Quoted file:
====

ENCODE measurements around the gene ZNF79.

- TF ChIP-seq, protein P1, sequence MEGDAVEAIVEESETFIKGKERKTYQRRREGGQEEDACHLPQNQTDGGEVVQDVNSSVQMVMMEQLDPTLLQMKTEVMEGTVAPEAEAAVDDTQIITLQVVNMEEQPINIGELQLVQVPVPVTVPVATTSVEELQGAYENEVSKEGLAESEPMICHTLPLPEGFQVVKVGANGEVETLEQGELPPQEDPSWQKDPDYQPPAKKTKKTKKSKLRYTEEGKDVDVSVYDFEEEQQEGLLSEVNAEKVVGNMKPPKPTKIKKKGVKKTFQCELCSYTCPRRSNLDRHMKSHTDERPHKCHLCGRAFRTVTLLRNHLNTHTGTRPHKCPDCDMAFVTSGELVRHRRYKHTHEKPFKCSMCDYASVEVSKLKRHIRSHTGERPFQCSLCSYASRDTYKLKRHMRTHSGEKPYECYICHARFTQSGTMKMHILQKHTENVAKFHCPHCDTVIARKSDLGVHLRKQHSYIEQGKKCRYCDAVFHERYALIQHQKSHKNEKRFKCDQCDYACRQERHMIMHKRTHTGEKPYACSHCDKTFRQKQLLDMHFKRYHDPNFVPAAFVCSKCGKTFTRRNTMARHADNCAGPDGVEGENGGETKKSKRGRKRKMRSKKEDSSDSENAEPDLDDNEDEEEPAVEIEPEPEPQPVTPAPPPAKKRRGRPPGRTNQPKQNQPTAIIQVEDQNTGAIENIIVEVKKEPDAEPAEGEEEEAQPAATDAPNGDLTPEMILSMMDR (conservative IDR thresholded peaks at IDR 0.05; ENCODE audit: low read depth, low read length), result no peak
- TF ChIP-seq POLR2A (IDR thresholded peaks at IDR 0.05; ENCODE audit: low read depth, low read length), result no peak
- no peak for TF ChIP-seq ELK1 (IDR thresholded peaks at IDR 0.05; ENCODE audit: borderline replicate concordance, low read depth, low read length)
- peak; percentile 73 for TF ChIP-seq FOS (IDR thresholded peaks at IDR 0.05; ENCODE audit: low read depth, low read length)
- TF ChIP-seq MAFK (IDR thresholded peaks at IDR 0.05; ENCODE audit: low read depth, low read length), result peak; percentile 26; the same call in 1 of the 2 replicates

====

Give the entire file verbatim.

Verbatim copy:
ENCODE measurements around the gene ZNF79.

- TF ChIP-seq, protein P1, sequence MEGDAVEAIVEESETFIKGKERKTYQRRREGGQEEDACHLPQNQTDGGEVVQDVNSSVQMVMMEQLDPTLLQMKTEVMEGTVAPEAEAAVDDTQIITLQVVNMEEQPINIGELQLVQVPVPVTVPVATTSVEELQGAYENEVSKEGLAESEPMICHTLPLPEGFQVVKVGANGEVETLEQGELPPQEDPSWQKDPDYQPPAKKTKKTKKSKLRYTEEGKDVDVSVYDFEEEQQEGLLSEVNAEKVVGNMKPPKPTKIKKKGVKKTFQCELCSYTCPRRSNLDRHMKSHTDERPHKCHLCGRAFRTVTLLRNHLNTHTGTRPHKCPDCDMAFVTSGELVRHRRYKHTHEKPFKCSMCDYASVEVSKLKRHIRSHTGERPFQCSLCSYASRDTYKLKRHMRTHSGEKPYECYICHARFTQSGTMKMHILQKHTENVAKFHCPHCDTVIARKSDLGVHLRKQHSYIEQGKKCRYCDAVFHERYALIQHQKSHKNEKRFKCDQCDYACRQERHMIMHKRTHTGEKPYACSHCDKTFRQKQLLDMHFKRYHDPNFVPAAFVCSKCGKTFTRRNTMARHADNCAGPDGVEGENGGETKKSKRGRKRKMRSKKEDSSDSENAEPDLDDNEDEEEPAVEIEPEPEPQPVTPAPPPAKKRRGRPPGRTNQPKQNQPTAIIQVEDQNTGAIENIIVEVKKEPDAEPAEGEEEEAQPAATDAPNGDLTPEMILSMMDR (conservative IDR thresholded peaks at IDR 0.05; ENCODE audit: low read depth, low read length), result no peak
- TF ChIP-seq POLR2A (IDR thresholded peaks at IDR 0.05; ENCODE audit: low read depth, low read length), result no peak
- no peak for TF ChIP-seq ELK1 (IDR thresholded peaks at IDR 0.05; ENCODE audit: borderline replicate concordance, low read depth, low read length)
- peak; percentile 73 for TF ChIP-seq FOS (IDR thresholded peaks at IDR 0.05; ENCODE audit: low read depth, low read length)
- TF ChIP-seq MAFK (IDR thresholded peaks at IDR 0.05; ENCODE audit: low read depth, low read length), result peak; percentile 26; the same call in 1 of the 2 replicates